Here are some tips to help you get your security deposit back from your landlord when you move.
How to get your security deposit back.
Getting your security deposit back isn’t as easy as it should be or as it sounds. Since all states have their own laws concerning the security deposit, this article gives you a general idea of the things you need to do.
When you first move in.
When you first move into a new place, make sure you and the landlord walk through the entire place and write down what you consider to be questionable or damaged. For example, a small rip in the carpeting, write that down. If the new landlord says they are going to have that fixed in a week, fine, when it is fixed then it can be crossed off that list.
Look at everything: is the fireplace clean, is the stove clean inside. Are there marks on the walls, Is everything clean.
Write it all down and then you and the landlord sign and date this paper right then and there.
This can be harder than it sounds since the landlord is friendly and you might feel you don’t want to make waves. But believe me, when it comes time to move out and get your deposit back, that landlord and the situation might not be very friendly at all.
Understand your lease and get everything in writing. If you should have to go to court to get your security deposit back, courts don’t like verbal agreements so get everything in writing and understand it.
Smoking, if the landlord says smoking is permissible, make sure that it says exactly that in the lease.
Pets, if pets are okay, make sure it says that in the lease.
What does the lease say about painting and about carpet cleaning, a number of leases will say that the tenant is responsible or partially responsible to have the carpets cleaned. Painting, many leases have something in them that says if a tenant lives there more than 2 years or something like that, then the tenant is not responsible for painting.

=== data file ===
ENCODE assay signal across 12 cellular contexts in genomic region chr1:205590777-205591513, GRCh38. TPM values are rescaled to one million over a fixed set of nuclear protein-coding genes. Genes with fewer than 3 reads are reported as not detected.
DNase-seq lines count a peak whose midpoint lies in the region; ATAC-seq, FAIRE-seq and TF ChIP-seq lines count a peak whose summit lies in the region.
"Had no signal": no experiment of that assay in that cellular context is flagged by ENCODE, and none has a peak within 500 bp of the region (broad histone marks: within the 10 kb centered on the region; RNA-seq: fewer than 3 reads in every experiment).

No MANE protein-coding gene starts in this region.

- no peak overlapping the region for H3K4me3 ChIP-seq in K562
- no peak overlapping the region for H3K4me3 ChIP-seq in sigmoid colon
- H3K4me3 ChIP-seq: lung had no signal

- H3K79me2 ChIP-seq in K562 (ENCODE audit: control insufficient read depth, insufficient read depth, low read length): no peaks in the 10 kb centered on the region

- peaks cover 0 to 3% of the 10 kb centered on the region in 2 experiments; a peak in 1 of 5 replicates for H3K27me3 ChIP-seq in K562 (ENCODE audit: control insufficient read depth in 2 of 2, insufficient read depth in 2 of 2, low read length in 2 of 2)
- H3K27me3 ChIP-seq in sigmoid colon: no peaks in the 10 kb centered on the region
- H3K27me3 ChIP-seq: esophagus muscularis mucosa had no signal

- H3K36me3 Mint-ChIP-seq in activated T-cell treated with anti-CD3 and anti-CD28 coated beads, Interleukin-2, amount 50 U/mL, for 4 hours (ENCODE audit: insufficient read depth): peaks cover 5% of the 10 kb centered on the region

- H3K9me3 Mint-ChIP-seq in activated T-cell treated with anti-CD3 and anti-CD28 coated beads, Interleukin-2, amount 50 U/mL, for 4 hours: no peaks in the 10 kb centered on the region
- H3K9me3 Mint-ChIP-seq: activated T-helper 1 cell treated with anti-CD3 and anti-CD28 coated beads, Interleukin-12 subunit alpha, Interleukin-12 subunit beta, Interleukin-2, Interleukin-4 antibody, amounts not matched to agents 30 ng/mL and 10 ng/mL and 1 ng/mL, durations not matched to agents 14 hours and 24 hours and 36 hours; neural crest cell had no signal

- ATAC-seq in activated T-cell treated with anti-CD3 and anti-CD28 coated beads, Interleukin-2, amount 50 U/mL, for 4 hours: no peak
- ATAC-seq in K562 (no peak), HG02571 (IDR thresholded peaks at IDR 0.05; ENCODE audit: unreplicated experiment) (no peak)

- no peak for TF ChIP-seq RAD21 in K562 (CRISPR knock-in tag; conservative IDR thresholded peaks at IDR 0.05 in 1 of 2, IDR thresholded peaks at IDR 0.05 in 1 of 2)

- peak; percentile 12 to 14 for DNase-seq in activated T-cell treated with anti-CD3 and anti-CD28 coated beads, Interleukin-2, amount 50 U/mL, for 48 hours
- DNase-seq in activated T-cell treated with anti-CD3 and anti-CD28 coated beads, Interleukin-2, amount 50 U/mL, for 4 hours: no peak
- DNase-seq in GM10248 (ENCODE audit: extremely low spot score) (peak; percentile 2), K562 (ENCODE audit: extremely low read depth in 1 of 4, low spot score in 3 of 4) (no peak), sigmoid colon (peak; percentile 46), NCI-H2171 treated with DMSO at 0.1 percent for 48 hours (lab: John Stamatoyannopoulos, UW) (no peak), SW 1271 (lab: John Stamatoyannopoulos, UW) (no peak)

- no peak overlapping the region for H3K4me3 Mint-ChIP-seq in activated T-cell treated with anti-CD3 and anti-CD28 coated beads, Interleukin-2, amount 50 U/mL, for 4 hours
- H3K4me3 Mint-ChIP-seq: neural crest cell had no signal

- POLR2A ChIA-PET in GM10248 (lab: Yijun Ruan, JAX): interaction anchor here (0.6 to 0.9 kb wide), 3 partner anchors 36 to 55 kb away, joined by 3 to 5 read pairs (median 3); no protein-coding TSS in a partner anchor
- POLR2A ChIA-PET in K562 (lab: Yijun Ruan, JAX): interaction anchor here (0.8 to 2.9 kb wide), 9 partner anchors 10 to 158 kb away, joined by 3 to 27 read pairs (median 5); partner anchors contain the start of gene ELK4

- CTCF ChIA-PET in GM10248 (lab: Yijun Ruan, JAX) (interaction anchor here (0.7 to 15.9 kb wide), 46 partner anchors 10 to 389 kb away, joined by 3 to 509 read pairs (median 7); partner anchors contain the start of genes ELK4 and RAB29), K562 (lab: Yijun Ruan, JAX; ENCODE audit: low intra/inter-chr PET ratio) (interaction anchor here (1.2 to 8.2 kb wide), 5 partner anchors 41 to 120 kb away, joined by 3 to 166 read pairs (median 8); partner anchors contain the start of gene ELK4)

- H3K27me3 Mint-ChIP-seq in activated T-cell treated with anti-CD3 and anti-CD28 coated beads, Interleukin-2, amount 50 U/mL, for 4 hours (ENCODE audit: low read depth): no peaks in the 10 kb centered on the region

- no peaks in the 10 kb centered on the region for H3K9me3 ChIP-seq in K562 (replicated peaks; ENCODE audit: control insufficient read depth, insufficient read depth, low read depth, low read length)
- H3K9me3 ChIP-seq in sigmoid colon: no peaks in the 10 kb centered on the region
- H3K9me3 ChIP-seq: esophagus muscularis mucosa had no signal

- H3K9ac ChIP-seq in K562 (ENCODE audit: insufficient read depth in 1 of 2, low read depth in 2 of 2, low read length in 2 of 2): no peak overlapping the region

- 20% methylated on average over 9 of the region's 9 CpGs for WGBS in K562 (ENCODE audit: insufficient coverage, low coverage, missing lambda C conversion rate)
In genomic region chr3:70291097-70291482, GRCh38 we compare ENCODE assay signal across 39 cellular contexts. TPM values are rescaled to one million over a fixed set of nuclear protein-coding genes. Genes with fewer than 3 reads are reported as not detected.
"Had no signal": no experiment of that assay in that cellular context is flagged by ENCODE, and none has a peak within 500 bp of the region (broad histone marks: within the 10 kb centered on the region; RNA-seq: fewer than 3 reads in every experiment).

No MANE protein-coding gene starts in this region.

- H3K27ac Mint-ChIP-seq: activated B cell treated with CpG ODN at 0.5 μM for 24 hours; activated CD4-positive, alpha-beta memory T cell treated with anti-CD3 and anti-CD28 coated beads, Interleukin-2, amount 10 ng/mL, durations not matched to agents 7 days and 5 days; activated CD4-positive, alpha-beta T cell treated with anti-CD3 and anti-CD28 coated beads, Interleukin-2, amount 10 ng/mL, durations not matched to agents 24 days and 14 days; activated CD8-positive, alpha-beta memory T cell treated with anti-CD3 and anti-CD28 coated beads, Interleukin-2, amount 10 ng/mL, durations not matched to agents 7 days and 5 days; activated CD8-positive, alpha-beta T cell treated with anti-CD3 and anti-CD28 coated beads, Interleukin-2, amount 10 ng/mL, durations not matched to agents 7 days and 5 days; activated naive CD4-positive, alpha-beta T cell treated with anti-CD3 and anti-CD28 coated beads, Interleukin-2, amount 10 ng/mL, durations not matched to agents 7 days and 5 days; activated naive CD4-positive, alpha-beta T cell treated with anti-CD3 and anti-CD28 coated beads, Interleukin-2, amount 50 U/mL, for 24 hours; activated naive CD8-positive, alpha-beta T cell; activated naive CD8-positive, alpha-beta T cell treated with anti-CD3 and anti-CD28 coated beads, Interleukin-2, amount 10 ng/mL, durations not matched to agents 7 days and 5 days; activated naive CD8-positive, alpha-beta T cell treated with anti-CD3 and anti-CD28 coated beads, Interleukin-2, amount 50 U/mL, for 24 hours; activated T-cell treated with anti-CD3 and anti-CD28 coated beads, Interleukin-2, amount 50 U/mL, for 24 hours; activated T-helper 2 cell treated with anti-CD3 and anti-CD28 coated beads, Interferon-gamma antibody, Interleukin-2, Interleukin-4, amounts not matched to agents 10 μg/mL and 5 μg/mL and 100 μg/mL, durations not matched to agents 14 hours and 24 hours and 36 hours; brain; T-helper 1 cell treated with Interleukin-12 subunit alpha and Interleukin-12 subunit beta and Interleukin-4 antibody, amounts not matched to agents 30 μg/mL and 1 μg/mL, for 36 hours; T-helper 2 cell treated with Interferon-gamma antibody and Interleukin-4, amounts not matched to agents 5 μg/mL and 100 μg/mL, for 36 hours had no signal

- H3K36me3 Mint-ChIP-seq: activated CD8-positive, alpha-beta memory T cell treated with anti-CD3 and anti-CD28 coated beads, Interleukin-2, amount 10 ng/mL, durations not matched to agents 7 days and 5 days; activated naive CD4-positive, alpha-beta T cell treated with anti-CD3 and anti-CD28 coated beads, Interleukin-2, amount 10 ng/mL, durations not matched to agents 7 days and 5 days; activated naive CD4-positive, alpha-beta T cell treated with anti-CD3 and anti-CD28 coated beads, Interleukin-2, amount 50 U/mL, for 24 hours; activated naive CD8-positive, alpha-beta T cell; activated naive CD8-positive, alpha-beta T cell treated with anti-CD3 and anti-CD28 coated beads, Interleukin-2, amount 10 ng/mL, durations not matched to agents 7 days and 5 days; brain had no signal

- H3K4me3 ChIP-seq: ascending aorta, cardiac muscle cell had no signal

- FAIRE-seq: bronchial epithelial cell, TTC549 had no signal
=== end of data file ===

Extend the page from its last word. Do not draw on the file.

Many leases say leave it as you found it. Nice, but not possible, so the term normal wear and tear is very important
Moving out and getting your deposit back
When you move out, you should clean as best as you can.
Once you have moved out, you should try to do a final walkthrough with the landlord. Noting everything he thinks is wrong or damage and getting that in writing and signed
When you move out, give the former landlord your forwarding address.
Most states have statutes about getting your security deposit back in a specified amount of time. Usually the landlord has 30 days (or 60 days if stated in the lease) to give you back your deposit or an accounting of what portion of the deposit they used for damages. If after that time period, you didn’t receive anything, the landlord forfeits his right to any of the deposit. Now that is hard to read because it could just mean that the burden of proof is now on the landlord and not the tenant.
Normal wear and tear.
There is something called normal wear and tear and some landlords ignore this, they sometimes will charge a former tenant for painting and brand new carpeting for reasons that are simply normal wear and tear.
For example living in a place for 5 years and the carpeting is worn in spots is normal wear and tear.
If the landlord has to replace the carpet or paint because of your fault, what the landlord can charge you for that, is prorated for the age of the old carpet or paint. That has to do with the useful average life of carpet or paint.
If the landlord doesn’t send you anything within the specified time frame, you then need to send the landlord a letter stating this and that you intend to sue. In many states you can sue for double or triple damages for a wrongfully withheld security deposit, but you have to let the landlord know a certain number of days before you sue, hopefully to rectify the situation first.
If the landlord sent you a letter in the specified amount of time accounting for what the deposit was used for and you don’t agree, then you do the same as above, explaining why you don’t agree and you have the right to sue.
Sam Montana © 26 November 2008
Helpful web pages and books.
American Tenant: Everything you need to know about your rights as a tenant by Trevor Rhodes.
Tenant’s Legal Guide by Janet Portman.
And several books about small claims and tenant landlord disputes by Nolo Press